25 November, 2009


“The whole trouble is that people think there are circumstances when one may deal with human beings without love, but no such circumstances ever exist. Inanimate objects may be dealt with without love: we may fell trees, bake bricks, hammer iron without love. But human beings cannot be handled without love, any more than bees can be handled without care. That is the nature of bees. If you handle bees carelessly you will harm the bees and yourself as well. And so it is with people. And it cannot be otherwise, because mutual love is the fundamental law of human life. It is true that a man cannot force himself to love in the way he can force himself to work, but it does not follow from this that men may be treated without love, especially if something is required from them. If you feel no love—leave people alone,” thought Nekhlyudov, addressing himself.

-- Resurrection, Leo Tolstoy

21 November, 2009

drive-by evangelism

I read the story of Pentecost this morning and my mind hinged on this: "We hear them telling in our tongues the mighty works of God!" I began to wonder what it would look like for me to learn how to do that--to speak others' languages, to talk to them in a way that actually meant something to them as people. The gospel was suddenly personal and accessible.

Verses like this just further reinforce my dislike of drive-by evangelism. I was the target of one such effort a few weeks ago. A middle-aged man came up to me and asked me if I could fill out a survey for him. I knew exactly what he was doing. I said I would and looked over a check-list that asked me for my name, e-mail, address, and phone number (none of which I gave), and then proceeded with a litany of questions that included "Who is Jesus?", "What are your psychological problems?" (really!) and "Do you go to church and if so, why not?" After I finished checking the boxes, the man asked me if I was a Christian. I told him that I was, and he proceeded to ask me if I "evangelized people regularly." I asked him to define it. He seemed taken off-guard. "Well... it's telling people about Jesus." I said that I did, but then qualified my statement by saying--perhaps too quickly--that I felt that evangelism required real relationships and investment of time.

I told him that I had to go (which I did), but left feeling disproportionately angry. I know he was just out there doing what he thought was right, but I had a hard time imagining anyone coming to know the grace and mercy of Christ through filling out a survey from a random man who accosted you in the middle of the quad. Or, like the poor freshman Emily and I saw a few weeks ago, who was double-teamed by two men and interrogated about why he was Hindi and why that was wrong.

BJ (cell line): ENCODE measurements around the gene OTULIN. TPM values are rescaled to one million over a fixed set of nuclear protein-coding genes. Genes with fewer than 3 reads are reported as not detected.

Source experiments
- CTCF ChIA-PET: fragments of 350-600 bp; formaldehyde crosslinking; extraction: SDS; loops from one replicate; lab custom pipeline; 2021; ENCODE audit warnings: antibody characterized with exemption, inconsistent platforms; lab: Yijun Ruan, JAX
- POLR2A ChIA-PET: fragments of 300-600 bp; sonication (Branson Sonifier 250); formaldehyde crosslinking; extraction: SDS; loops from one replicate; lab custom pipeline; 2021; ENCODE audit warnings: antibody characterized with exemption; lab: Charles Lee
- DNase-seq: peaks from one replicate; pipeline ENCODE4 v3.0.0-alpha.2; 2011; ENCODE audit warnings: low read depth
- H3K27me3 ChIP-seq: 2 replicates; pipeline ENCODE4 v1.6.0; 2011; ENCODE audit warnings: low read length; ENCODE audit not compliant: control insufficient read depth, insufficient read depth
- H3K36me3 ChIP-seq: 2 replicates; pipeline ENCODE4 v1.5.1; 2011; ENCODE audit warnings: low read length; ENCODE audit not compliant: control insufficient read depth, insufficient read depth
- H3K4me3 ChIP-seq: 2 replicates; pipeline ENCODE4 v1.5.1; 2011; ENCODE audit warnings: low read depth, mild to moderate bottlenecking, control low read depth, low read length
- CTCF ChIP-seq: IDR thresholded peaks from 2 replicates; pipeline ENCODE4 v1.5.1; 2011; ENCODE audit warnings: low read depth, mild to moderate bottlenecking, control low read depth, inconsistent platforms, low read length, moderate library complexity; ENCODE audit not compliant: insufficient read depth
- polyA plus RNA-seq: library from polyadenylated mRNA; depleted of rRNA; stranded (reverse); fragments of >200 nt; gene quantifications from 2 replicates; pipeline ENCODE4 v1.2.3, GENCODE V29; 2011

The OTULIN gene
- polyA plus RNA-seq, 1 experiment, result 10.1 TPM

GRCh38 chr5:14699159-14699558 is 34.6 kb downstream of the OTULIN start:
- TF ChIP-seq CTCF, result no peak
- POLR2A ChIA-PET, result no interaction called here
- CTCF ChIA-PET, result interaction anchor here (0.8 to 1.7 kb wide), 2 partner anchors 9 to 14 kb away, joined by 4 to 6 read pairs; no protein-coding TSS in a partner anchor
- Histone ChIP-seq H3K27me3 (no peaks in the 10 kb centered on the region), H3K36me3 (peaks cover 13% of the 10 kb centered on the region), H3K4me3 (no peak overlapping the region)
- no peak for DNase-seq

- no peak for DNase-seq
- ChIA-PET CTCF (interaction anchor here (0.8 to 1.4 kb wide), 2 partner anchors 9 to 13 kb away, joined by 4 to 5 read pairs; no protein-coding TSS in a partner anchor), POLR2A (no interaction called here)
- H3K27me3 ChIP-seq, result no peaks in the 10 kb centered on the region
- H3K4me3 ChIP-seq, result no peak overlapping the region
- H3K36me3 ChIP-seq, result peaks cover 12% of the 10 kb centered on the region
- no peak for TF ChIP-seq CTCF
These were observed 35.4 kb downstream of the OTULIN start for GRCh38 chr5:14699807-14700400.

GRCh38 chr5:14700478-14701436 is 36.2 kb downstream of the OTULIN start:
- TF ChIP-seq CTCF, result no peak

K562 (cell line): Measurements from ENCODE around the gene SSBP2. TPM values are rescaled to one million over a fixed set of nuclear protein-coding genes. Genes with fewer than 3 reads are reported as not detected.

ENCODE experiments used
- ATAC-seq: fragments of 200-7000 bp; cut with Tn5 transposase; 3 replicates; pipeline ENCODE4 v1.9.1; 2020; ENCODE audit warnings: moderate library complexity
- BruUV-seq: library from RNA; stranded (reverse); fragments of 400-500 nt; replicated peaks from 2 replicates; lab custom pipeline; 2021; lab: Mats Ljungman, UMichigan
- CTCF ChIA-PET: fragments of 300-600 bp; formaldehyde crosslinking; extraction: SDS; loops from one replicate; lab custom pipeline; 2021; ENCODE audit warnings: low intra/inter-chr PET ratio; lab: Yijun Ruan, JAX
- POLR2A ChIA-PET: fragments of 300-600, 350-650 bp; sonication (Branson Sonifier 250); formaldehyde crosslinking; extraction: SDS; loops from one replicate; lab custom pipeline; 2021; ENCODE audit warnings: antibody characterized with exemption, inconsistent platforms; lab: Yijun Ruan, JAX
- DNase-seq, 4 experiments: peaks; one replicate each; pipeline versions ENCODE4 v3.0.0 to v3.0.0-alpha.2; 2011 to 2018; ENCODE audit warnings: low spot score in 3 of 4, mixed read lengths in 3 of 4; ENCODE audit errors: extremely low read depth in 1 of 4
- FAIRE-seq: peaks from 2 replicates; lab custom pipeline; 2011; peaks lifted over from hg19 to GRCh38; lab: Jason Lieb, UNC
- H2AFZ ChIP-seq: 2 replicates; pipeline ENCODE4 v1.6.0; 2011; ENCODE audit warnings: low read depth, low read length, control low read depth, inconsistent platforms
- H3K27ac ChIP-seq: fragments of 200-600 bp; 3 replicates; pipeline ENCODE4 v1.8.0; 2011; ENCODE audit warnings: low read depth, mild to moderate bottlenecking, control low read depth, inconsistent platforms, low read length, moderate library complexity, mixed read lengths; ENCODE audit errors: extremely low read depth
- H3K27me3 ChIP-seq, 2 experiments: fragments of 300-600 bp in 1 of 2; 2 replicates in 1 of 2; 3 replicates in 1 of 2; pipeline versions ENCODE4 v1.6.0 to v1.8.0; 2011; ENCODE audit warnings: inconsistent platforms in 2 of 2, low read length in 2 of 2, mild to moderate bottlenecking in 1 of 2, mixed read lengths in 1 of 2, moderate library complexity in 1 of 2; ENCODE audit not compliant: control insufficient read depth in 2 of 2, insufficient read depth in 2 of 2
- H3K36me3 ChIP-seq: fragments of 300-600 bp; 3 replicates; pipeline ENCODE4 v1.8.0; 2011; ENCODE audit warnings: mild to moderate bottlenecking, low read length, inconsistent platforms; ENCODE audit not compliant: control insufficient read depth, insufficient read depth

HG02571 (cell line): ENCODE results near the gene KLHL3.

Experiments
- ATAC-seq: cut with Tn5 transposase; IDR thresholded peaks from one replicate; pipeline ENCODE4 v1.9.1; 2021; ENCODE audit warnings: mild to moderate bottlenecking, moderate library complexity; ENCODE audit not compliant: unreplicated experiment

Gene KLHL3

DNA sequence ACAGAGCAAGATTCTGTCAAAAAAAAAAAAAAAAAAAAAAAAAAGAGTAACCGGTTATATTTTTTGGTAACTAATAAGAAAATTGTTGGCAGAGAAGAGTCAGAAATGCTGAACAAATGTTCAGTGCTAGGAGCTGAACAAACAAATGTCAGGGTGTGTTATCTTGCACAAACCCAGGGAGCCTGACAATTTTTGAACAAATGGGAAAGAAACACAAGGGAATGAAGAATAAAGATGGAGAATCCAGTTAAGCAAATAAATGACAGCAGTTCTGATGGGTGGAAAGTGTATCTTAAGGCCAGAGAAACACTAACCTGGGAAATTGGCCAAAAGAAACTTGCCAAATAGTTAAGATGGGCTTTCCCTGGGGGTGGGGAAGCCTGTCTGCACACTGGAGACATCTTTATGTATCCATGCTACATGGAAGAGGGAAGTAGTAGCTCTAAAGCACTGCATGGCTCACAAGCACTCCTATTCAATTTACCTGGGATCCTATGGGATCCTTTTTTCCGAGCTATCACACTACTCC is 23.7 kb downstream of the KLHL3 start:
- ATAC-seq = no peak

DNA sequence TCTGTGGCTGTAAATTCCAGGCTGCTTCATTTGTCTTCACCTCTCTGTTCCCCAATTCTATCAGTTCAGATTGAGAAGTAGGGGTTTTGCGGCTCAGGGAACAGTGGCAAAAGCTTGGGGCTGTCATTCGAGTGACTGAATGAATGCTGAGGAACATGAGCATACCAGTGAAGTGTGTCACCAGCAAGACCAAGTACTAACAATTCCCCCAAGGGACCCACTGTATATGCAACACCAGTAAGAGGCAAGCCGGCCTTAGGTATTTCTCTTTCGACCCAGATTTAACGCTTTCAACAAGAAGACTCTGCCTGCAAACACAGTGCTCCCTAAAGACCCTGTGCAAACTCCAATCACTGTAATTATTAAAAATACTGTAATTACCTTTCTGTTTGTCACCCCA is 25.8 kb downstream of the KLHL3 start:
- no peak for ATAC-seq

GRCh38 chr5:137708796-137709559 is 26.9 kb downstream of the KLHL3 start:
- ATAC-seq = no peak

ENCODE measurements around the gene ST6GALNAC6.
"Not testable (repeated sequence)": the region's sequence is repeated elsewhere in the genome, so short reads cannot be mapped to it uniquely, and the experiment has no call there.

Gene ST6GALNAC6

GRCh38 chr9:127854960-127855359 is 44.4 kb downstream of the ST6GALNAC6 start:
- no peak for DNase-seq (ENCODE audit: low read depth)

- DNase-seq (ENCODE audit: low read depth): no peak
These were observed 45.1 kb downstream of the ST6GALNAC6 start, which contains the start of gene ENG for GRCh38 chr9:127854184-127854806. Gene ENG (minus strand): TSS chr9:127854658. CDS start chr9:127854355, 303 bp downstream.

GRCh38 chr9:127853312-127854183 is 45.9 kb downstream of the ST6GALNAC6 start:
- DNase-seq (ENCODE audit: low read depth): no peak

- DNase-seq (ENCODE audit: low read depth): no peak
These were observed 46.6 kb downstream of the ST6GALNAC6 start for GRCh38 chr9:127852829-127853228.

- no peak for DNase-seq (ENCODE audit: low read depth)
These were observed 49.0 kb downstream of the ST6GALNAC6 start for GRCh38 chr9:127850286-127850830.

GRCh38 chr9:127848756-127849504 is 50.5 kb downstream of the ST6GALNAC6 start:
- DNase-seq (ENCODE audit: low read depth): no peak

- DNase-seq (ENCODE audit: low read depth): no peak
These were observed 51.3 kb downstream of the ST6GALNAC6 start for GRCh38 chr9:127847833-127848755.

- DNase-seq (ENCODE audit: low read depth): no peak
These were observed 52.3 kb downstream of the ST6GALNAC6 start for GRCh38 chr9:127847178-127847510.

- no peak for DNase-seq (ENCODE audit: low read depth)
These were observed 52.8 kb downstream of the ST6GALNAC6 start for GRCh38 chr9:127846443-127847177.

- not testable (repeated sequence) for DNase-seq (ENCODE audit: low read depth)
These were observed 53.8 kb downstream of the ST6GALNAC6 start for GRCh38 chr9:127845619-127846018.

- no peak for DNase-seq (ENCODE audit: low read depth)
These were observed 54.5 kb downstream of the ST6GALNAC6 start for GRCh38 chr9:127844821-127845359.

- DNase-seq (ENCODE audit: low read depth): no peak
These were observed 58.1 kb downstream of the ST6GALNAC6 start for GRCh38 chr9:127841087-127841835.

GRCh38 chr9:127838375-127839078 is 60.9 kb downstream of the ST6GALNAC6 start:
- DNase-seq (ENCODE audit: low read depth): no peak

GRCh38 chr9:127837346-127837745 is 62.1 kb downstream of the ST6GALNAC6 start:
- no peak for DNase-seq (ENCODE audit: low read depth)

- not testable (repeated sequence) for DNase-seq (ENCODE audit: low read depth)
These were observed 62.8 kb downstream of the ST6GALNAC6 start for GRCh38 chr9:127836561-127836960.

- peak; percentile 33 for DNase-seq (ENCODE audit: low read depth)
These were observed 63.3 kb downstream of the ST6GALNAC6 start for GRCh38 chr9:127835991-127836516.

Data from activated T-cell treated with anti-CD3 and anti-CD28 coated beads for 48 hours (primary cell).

The gospel takes more time than that; the gospel takes more effort than that. It's not enough just to pass out a survey and feel like you fulfilled your evangelism quota for a week. It's not enough to shout at students about damnation and masturbation from the Pit. It's relationships. It's getting to know someone beyond their label as a "convert" or a project. True evangelism is what Jesus modeled and the disciples propagated: it's Tyler Jones moving his family into a lower-class district of Raleigh and caring for his neighbors. It's Betsey asking the socially inept girl from class out to dinner every Tuesday. It's Alex and Emily giving up their Friday nights every week to pick up food donations for St. Joseph's. It's seeking out the unlovable, the ignored, the needy.

"It is like the surfacing of an impulse, like the materialization of fish, this rising, this coming to a head, like the ripening of nutmeats still in their husks, ready to split open like buckeyes in a field, shining with newness. “Surely the Lord is in this place; and I knew it not.” The fleeing shreds I see, the back parts, are a gift, an abundance. When Moses came down from the clift in Mount Sinai, the people were afraid of him: the very skin on his face shone." -- Annie Dillard, Pilgrim at Tinker Creek

On a different note, Guion is here this weekend and that means happiness, particularly now that I've finished drawing 50 costumes for an imaginary production of "A Streetcar Named Desire." I do not want to grow up and be a costume designer.

15 November, 2009

paper dinosaurs

For some reason, this little fleet makes me think of dinosaurs.

After a week of rain and misery, the golden sun finally came out to remind us that there may be no place on earth as beautiful as Chapel Hill in the fall.

To my surprise and delight, my orchid has produced one budding stem. No flowers yet--and none, I expect, for a month--but there are signs of life!

I need to read more. I need to. My dire lack of free time during the week has made me a very poor reader this semester; it's taking me forever to finish Resurrection, even though it's very good and deeply enjoyable. I'm hoping to read Absalom, Absalom! next, and then a non-fiction book--either Self-Made Man or In Our Time: A Memoir of the Revolution. Dillard compels me to read more non-fiction.

There is likely a connection between the historical stifling of women's creativity and men's violence against women.

Guion and I sat on the front porch after church and lunch and read from the Psalms, Proverbs and Ephesians. We're trying to catch up after a long spell of spiritual laziness and I can't tell you how light it makes my heart, to return to this place of belief with someone. I need to be reconciled to God and to make much of him. I need to remember that there are no minor characters, as Woolf has taught me, and that everyone is an image bearer. I need to stop saying catty things with my housemates. I need to return to the basic truth of the Gospel. That's all, really.